By TLB Contributor: Susanne Posel
A team of marine biologists and climate scientists from the “University of Exeter (UE), Plymouth Marine Laboratory (PML), Institut français de recherche pour l’exploitation de la mer (Ifremer), the European Space Agency (ESA) and a team of international collaborators” have used “pioneering techniques” through satellite imagery to monitor ocean acidification.
Funding for this project was provided by the ESA.
Their findings show that large areas of the earth’s oceans are becoming more acidic, threatening marine life and human food resources.
Jamie Shutler, oceanographer with the UE, said: “Satellites are likely to become increasingly important for the monitoring of ocean acidification, especially in remote and often dangerous waters like the Arctic. It can be both difficult and expensive to take year-round direct measurements in such inaccessible locations. We are pioneering these techniques so that we can monitor large areas of the Earth’s oceans allowing us to quickly and easily identify those areas most at risk from the increasing acidification.”
Five years ago, the Intergovernmental Oceanographic Commission (IOC), which is part of UNESCO, published a study that approved of ocean fertilization as a “preventative” measure of sequestering CO2 in the deep oceans.
This practice uses algae blooms to sink CO2 into the world’s oceans as a “geoengineering technique”.
The result of that endeavor has been the astronomically high levels of acidification caused by CO2 sequestering found in the planet’s oceans.
Ocean acidification has more implications than its threat to marine life as discovered by landmark studies that suggest the Atlantic Ocean’s conveyor belt is slowing and the culprit is acid oceans.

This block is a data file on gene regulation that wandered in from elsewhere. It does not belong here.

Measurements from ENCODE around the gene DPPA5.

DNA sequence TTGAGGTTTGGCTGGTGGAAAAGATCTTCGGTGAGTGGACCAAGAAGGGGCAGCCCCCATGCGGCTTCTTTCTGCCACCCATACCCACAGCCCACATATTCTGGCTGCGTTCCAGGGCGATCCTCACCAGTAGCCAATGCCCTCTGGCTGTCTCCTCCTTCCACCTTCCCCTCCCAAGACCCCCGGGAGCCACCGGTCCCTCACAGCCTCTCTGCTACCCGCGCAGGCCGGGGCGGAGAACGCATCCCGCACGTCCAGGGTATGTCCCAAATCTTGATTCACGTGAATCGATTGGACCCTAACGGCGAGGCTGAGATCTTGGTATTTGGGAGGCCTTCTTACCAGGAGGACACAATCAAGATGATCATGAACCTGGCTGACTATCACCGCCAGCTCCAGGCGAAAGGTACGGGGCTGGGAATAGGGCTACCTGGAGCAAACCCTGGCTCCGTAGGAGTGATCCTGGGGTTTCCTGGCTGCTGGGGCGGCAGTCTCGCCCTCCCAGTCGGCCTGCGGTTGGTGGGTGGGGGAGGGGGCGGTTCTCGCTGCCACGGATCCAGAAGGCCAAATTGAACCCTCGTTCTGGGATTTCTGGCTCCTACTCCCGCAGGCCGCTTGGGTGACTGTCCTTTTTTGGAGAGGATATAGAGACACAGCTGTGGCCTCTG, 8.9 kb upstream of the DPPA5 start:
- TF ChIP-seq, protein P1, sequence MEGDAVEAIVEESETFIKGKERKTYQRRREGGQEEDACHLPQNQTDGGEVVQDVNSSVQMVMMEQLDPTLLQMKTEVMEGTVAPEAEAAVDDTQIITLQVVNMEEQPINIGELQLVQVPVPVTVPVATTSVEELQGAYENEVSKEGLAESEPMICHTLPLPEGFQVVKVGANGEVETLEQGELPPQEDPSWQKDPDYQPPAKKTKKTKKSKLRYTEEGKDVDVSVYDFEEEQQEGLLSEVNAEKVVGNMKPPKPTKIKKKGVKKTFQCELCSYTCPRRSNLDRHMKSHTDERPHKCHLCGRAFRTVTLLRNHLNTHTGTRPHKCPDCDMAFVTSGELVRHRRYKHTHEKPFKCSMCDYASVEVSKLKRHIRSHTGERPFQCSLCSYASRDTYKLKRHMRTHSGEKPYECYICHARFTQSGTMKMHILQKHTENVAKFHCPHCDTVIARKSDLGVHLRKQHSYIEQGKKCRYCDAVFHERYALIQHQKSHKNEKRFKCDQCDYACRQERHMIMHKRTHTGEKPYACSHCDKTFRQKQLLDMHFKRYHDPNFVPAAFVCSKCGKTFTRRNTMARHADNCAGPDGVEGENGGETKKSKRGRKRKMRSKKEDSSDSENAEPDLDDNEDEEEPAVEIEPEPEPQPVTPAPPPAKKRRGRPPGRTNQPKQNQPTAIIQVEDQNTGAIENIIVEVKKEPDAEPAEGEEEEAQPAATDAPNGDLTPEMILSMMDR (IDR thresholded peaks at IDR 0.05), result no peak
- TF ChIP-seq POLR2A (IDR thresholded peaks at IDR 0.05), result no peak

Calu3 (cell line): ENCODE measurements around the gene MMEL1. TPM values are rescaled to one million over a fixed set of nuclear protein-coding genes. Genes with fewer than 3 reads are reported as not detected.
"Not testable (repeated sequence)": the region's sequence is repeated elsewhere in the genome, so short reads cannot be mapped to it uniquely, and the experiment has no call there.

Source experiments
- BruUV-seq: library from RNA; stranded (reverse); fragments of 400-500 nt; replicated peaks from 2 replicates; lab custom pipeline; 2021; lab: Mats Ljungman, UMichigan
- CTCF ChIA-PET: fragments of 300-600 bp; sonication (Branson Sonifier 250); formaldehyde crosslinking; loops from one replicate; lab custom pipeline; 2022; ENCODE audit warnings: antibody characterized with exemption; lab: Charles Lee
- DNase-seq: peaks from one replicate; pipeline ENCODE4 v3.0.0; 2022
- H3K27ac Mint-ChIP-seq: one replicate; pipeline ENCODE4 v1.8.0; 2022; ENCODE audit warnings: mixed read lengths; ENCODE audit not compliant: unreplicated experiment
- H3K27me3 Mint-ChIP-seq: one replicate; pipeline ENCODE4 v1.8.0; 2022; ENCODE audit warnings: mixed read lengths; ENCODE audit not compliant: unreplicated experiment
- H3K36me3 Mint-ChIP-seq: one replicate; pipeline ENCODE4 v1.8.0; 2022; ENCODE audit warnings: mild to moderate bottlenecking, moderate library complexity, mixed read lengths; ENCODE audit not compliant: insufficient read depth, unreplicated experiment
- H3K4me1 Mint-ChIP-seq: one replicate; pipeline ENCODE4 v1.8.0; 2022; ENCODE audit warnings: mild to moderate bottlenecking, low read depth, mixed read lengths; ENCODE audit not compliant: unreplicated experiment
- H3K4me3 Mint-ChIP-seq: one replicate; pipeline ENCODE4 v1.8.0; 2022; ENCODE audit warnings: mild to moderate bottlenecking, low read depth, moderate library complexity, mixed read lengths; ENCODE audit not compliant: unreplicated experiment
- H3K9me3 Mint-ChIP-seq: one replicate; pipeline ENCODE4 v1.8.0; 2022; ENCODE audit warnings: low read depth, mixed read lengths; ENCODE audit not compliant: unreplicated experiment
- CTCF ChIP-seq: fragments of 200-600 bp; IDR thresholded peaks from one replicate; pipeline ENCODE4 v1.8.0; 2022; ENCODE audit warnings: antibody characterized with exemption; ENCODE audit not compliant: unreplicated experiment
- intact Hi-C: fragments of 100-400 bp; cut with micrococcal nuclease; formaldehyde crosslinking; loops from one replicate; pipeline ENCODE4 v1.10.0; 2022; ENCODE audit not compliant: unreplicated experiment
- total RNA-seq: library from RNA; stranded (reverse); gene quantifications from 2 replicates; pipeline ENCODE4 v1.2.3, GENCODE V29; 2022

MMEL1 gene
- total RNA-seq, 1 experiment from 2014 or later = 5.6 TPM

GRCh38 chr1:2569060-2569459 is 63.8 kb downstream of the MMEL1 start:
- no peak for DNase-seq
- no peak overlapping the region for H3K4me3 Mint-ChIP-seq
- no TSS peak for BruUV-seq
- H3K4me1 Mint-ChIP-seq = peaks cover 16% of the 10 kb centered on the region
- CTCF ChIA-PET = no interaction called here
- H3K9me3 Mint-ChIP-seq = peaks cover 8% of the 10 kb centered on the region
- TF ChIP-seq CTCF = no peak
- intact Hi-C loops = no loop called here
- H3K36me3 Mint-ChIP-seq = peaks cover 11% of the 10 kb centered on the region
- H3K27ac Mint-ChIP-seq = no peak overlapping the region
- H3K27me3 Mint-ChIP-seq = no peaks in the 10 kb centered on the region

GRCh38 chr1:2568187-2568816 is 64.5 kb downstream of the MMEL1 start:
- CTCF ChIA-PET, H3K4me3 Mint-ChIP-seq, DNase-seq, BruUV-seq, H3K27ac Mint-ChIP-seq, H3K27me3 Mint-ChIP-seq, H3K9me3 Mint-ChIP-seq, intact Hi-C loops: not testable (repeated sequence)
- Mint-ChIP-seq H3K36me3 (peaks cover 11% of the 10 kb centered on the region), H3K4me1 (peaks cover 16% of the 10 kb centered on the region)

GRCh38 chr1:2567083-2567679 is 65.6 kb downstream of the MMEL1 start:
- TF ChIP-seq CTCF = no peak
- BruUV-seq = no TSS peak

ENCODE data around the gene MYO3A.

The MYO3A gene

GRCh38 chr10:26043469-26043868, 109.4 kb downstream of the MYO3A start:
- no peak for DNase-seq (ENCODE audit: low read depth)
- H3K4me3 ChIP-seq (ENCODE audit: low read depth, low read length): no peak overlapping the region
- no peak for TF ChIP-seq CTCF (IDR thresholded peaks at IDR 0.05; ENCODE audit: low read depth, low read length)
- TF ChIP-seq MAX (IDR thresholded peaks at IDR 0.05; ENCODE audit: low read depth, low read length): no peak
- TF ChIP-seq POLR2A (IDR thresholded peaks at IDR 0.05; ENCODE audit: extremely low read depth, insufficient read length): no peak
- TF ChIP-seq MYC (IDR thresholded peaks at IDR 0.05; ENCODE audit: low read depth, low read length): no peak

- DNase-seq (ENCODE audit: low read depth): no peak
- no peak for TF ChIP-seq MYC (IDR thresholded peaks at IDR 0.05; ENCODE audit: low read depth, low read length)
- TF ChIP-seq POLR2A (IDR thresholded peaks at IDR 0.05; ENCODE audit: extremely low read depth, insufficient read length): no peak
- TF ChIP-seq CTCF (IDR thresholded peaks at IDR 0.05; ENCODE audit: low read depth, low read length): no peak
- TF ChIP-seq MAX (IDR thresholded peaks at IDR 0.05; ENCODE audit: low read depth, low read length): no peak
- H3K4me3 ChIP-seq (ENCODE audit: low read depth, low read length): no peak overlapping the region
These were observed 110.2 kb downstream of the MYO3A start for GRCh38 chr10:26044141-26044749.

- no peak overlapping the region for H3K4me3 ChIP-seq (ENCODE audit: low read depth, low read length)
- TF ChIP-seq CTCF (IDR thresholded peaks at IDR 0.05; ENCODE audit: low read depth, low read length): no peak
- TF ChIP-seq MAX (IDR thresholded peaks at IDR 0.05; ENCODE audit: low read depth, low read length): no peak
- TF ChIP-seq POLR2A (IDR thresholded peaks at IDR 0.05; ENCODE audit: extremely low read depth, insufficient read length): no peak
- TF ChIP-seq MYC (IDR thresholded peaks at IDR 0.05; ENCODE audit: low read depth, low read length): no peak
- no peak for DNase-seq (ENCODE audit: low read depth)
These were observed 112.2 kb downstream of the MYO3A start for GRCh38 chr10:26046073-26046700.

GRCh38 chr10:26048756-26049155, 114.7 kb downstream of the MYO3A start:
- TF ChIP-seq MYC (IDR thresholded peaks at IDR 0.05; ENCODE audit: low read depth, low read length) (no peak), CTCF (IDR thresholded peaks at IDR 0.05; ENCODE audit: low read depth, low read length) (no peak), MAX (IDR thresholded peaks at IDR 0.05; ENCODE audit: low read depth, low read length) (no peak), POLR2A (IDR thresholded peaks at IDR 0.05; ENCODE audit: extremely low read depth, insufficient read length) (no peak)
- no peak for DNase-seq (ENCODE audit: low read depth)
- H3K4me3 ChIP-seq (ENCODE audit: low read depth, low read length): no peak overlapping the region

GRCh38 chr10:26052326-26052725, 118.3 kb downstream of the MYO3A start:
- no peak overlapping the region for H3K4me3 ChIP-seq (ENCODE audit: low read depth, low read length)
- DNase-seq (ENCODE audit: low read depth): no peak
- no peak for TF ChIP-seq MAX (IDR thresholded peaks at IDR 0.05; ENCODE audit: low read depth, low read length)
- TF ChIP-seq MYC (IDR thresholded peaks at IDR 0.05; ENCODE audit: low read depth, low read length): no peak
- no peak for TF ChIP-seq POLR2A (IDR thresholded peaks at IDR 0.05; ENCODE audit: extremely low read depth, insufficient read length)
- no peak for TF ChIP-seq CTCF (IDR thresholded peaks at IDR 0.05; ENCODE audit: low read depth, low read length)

In 2012, one study showed that ocean fertilization is causing the AMOC to slow down and could possibly cause it to stop completely.
Jack Cullen, oceanographer with Dalhousie University (DU) and lead author of the study said that ocean fertilization experiments “are dangerous” and if continued would cause another mini Ice Age because the geo-engineering technique would directly affect the AMOC.
The AMOC is the natural “conveyor belt” in the ocean that drives water flow utilizing temperature and saline density to disperse throughout the world’s oceans.
The natural flow of heated water is facilitated by the AMOC from the tropics to the Southern Hemisphere to the North Atlantic and is a vital component to the climate and weather patterns of the planet.
Chris Boulton, lead author of the study told the press : “We found that natural fluctuations in the circulation were getting longer-lived as the collapse was approached, a phenomenon known as critical slowing down.”
The study points out that “the continued influx of freshwater, driven by global warming and the melting polar ice caps, could be enough to slow AMOC to a halt. A collapse of the ocean conveyor belt would mean drastic cooling in northern climes, rising sea levels, and prolonged drought conditions in some areas.”
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